Following our newsletter yesterday, which covered my Six Steps To Sourcing Great Candidates Via Events (link at the bottom of page), I wanted to share a blog based on Episode 80 of Talent & Growth with Michael Carter.

Michael gave his take on events and experience from utilising this effective means of generating new talent pools.

I hope you enjoy it and if anybody has any questions about events or anything else, drop me a note.

How Events can Attract Talent to your Business

Running events can be a great way to attract new talent and get fresh eyes on your business and product if done correctly. We asked Michael for his insights into the process ahead of our live event, which is happening at the Warner Brothers Discovery offices where Michael works.

Learn more about utilising events to attract talent to your business or recruitment pool.

How effective do you find events are when it comes to attracting new talent to your brand?

I think it’s very effective. For the talent acquisition team, it’s an enjoyable and engaging way for your teams to grow. I believe there are three main points where its effectiveness can be measured. One element of events is that you can bring in a diverse range of talent, not just from geography or a coaching perspective but from a neurodiversity perspective. You can get people working on different products and in various pockets of the world with other goals and bring them together. You can target separate areas and work across them.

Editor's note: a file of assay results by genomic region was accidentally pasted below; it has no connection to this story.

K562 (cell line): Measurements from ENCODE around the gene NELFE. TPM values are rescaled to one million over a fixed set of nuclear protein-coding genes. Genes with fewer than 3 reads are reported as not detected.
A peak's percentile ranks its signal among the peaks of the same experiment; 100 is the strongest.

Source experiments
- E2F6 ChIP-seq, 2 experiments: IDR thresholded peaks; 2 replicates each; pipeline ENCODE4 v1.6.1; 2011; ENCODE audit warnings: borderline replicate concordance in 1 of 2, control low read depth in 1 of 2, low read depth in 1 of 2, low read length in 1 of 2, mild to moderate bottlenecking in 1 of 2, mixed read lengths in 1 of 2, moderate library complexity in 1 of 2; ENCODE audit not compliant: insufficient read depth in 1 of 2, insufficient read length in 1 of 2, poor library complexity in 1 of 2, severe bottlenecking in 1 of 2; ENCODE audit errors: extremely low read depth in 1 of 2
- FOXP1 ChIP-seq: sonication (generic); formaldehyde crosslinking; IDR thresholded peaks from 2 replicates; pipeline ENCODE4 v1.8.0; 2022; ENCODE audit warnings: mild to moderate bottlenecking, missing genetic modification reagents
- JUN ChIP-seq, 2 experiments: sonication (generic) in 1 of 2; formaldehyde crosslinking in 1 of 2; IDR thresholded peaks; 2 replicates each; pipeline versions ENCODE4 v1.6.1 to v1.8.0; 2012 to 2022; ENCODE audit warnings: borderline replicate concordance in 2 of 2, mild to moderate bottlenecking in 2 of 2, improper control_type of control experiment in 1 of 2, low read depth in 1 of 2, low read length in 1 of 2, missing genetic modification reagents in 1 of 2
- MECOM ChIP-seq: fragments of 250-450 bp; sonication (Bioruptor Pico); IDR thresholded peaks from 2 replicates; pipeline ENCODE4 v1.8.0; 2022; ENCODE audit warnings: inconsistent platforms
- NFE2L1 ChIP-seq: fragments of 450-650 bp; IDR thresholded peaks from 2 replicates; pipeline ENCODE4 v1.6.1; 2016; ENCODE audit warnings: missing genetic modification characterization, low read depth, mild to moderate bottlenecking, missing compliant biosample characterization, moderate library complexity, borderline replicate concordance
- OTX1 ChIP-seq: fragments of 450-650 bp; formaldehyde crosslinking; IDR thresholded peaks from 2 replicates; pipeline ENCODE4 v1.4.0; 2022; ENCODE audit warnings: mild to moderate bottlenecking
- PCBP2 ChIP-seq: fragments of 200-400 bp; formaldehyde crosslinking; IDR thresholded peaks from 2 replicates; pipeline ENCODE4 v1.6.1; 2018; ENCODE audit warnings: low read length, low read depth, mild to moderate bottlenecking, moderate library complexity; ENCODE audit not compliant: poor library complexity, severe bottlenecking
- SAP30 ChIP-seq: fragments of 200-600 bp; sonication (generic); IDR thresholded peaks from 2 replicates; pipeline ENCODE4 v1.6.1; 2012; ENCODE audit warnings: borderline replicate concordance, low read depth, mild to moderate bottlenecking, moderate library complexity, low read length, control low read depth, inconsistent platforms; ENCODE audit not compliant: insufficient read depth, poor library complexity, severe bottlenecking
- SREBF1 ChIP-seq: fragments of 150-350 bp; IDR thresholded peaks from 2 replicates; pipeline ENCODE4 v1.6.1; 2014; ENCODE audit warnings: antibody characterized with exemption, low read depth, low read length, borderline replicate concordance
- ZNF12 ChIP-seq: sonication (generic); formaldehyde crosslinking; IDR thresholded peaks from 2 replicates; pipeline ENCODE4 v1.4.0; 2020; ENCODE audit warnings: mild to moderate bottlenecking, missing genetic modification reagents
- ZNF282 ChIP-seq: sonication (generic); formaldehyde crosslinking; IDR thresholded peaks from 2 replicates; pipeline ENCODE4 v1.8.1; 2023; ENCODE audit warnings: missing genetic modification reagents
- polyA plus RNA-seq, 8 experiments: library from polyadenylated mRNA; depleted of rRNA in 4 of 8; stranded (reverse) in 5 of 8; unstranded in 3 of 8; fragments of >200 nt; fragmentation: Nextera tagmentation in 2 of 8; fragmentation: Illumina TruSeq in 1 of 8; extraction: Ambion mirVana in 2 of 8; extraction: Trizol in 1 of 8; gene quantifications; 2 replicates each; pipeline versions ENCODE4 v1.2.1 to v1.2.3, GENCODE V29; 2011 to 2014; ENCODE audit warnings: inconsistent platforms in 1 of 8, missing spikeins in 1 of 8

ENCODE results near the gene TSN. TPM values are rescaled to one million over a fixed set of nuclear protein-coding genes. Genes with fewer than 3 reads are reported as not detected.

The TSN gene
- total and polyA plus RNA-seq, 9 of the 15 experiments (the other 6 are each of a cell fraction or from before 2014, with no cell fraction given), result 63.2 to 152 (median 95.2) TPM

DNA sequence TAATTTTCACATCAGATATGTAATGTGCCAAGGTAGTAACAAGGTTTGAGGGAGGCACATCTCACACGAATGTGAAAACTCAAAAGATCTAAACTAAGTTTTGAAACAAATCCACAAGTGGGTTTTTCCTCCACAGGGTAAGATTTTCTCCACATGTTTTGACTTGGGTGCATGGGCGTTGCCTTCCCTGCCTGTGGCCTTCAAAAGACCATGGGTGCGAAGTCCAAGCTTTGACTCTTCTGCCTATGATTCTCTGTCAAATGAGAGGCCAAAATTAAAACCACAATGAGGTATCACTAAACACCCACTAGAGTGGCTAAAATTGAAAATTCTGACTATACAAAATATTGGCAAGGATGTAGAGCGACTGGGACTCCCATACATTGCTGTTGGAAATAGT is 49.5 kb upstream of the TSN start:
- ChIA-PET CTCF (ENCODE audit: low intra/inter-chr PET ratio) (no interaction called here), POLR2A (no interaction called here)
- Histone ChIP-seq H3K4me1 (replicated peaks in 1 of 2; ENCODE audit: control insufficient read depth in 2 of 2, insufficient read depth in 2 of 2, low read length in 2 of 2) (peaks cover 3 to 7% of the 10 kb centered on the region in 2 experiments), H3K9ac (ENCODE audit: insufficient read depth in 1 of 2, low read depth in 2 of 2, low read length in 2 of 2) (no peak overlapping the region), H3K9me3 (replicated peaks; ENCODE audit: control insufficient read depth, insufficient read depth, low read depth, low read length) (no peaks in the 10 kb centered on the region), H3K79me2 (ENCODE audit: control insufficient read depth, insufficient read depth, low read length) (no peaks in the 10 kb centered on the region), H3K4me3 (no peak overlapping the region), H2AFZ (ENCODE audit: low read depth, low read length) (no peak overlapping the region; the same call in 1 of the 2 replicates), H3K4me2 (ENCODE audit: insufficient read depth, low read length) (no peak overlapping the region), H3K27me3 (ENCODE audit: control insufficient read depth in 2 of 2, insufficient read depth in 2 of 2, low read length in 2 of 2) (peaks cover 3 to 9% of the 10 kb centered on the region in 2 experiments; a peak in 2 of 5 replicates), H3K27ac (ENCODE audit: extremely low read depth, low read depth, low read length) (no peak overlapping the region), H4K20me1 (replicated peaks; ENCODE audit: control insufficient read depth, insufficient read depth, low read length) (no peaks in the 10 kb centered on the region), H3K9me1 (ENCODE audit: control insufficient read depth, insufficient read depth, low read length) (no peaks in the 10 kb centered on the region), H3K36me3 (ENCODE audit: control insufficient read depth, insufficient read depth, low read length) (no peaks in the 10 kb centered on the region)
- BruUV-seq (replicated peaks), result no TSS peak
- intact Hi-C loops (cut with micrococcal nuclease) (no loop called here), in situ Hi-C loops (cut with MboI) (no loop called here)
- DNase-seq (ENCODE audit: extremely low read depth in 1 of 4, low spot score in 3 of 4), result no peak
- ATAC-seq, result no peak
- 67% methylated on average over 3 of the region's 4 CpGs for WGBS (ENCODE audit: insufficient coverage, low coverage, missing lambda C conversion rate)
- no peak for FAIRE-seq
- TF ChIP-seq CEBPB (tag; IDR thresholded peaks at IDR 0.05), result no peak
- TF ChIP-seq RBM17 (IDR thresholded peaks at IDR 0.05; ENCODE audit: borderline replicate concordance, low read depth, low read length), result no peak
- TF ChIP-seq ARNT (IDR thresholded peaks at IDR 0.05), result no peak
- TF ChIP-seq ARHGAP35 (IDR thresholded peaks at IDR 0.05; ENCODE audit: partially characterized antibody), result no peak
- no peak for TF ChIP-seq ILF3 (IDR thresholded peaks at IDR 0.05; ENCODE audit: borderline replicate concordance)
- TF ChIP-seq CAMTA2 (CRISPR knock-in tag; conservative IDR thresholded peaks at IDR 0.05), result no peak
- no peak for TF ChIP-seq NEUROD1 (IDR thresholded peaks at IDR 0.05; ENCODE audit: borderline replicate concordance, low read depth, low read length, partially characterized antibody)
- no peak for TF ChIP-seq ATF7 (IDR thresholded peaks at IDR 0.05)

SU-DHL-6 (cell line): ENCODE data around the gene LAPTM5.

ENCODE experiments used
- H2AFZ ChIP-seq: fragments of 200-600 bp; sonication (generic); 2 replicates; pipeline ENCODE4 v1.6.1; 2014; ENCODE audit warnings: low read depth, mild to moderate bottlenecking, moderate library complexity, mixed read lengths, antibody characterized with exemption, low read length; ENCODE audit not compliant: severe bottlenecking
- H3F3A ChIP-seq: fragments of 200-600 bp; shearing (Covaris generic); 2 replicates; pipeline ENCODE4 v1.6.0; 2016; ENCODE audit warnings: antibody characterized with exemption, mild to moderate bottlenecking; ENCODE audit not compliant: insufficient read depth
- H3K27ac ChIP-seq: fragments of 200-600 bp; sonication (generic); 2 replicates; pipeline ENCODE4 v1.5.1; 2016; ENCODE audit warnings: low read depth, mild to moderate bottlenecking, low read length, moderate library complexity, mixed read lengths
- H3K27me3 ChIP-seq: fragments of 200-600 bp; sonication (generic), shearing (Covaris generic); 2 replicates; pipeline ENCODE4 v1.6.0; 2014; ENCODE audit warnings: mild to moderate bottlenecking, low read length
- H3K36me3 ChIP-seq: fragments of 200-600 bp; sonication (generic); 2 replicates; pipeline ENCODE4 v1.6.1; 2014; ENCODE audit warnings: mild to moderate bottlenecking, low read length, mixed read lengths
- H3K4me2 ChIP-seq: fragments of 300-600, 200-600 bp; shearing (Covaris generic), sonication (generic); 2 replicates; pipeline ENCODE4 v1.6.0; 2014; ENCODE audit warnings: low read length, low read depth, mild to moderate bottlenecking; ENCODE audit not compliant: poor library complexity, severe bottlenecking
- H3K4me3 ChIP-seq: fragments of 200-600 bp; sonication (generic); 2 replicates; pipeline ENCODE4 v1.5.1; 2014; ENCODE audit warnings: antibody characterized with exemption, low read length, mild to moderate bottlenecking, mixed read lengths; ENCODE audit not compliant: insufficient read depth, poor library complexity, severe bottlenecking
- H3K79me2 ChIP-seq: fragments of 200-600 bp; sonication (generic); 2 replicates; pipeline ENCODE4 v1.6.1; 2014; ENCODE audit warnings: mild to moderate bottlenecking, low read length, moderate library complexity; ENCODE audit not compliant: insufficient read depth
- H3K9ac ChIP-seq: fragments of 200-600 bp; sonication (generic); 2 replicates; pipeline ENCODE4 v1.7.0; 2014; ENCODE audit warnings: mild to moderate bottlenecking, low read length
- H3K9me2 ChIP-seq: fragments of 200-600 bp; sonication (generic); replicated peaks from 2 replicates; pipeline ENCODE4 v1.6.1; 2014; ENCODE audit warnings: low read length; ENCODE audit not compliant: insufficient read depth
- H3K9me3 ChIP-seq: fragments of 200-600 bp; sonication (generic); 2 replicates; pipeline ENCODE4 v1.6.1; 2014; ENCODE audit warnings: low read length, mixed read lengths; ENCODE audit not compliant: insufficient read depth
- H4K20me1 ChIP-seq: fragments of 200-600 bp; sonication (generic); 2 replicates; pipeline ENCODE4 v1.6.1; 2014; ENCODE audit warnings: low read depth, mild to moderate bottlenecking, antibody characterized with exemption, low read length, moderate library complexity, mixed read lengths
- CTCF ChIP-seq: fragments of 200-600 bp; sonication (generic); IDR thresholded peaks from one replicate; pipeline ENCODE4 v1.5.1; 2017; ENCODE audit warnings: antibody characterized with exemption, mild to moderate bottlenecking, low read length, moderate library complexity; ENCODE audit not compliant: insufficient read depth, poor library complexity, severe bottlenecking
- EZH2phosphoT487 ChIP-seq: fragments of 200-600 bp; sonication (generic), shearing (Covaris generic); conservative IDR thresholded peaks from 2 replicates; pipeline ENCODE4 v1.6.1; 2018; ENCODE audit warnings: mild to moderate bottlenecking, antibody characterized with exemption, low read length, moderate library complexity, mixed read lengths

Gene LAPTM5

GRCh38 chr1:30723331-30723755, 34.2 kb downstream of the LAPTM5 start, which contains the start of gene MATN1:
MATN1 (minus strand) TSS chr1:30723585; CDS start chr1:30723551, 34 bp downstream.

The second point of effectiveness is that you can test a lot of the stuff you’re doing within the events. So, for example, there are three ways in which you can source these events. One, you can run a recruitment event where the goal is to hire people at the end of it. Two, you can host a meet-up that gives you a sourcing map afterwards. Three, you attend events yourself, try to spread like oil in those, and network as much as possible. In the second one, if you’re doing an event specific to recruitment and hiring, you can A-B test many strategies, change things up, try different interview teams or panels, and test structures – it’s pretty cool. The third way is helpful if you’re trying to scale up a specific team quickly and need to reach more talent. Those are the three main effective ways to utilise events to find or attract talent.